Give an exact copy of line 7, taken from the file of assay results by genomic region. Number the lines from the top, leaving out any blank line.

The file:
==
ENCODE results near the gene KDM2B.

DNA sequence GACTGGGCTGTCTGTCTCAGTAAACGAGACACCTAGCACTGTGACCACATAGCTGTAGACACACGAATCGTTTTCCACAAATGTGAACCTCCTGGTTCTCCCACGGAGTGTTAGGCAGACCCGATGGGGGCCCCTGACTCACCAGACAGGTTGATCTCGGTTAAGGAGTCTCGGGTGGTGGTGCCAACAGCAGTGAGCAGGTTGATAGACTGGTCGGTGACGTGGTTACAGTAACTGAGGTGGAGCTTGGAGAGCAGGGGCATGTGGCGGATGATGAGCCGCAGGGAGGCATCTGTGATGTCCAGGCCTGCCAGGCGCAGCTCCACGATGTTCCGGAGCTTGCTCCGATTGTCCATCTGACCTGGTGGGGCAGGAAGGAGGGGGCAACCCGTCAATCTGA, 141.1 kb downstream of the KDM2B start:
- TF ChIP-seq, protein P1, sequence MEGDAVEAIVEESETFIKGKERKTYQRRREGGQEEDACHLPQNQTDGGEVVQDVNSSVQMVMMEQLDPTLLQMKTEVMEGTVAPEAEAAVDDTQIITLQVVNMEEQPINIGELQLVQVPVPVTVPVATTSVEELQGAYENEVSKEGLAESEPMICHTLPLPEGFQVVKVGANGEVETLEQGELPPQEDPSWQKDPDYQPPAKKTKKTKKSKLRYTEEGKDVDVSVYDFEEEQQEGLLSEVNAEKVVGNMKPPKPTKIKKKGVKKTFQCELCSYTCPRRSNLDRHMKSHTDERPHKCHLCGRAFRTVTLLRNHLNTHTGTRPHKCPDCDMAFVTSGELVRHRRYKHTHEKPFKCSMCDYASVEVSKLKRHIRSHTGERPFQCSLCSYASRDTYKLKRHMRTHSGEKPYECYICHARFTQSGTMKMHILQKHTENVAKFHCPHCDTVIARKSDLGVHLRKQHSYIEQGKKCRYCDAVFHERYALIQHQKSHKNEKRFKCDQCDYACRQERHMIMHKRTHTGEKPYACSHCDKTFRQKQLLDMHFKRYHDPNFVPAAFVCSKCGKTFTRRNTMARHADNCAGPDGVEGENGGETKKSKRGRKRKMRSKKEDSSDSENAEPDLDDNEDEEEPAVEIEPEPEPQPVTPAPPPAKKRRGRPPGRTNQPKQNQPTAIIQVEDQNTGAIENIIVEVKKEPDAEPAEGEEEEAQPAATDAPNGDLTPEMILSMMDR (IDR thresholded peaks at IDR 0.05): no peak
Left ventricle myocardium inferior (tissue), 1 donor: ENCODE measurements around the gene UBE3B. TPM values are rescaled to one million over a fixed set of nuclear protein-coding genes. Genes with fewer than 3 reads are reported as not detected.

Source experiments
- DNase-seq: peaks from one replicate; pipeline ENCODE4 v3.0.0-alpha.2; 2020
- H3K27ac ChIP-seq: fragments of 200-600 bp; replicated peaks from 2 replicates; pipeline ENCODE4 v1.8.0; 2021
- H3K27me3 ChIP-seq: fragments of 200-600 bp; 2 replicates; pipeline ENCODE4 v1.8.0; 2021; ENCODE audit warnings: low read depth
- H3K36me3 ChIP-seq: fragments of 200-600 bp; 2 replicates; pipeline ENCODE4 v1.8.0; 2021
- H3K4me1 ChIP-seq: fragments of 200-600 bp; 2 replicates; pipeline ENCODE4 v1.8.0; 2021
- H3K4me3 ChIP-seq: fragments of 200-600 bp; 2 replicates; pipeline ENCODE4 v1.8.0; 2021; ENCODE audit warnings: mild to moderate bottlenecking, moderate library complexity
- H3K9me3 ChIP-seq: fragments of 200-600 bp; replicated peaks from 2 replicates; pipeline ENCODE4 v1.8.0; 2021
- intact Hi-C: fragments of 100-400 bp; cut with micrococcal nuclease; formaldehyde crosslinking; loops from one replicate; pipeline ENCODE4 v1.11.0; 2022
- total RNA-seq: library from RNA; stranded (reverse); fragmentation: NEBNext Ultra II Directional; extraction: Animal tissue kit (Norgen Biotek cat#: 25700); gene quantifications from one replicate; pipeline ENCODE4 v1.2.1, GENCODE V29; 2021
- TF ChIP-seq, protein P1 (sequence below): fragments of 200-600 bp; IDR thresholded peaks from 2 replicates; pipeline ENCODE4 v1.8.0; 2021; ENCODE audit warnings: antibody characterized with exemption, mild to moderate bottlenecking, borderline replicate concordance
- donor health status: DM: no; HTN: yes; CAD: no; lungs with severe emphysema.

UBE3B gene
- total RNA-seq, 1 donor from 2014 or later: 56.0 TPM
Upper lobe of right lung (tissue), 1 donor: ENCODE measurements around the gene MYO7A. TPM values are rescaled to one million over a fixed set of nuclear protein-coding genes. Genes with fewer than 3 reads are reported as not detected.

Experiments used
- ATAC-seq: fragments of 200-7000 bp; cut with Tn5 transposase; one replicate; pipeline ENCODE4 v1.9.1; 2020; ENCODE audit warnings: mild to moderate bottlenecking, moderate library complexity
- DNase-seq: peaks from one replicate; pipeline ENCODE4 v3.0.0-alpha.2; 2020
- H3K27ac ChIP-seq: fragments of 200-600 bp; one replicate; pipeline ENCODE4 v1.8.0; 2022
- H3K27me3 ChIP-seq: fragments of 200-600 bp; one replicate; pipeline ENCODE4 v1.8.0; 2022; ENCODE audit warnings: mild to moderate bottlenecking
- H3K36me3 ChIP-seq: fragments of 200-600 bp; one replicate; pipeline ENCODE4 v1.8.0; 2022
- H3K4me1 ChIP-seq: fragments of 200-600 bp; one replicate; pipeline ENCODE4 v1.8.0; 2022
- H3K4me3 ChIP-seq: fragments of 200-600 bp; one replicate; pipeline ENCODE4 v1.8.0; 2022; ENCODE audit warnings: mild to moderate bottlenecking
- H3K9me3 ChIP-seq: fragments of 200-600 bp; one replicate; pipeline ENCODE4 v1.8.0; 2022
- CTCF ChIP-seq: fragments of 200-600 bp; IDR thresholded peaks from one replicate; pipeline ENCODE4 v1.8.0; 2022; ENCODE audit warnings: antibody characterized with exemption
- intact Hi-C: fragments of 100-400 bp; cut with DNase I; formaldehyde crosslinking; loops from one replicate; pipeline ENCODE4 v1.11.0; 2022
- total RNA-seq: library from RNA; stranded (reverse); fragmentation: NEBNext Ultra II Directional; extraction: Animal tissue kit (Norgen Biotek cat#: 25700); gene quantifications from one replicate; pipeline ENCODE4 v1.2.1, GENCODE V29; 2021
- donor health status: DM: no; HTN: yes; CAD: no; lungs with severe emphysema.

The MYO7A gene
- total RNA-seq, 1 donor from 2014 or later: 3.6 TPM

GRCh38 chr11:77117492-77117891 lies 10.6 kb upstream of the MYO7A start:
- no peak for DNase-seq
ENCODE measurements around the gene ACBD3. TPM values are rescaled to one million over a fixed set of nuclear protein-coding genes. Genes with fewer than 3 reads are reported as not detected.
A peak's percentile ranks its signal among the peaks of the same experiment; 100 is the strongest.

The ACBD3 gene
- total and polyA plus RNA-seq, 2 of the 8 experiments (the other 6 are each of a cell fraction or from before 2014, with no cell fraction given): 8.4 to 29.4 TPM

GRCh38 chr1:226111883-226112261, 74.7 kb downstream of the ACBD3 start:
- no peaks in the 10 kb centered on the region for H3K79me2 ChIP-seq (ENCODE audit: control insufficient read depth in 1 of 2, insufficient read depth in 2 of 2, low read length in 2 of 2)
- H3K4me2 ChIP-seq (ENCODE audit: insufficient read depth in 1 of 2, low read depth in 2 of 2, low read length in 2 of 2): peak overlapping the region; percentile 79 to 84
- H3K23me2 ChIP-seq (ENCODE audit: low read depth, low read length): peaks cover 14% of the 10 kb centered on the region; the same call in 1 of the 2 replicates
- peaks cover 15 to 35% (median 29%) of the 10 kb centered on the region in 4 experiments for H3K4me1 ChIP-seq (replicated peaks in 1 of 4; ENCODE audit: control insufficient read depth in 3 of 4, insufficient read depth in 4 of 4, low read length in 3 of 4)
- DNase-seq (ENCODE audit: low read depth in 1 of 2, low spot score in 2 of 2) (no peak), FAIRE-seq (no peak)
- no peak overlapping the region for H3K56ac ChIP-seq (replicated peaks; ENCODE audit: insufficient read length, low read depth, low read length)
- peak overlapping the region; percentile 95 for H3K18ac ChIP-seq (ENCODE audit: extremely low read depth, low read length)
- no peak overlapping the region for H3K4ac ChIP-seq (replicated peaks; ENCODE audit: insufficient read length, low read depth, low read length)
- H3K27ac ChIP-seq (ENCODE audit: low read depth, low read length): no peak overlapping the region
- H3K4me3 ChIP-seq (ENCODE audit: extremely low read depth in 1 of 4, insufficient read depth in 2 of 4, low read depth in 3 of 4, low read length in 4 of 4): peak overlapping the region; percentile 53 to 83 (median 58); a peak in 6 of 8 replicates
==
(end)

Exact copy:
- H3K27ac ChIP-seq: fragments of 200-600 bp; replicated peaks from 2 replicates; pipeline ENCODE4 v1.8.0; 2021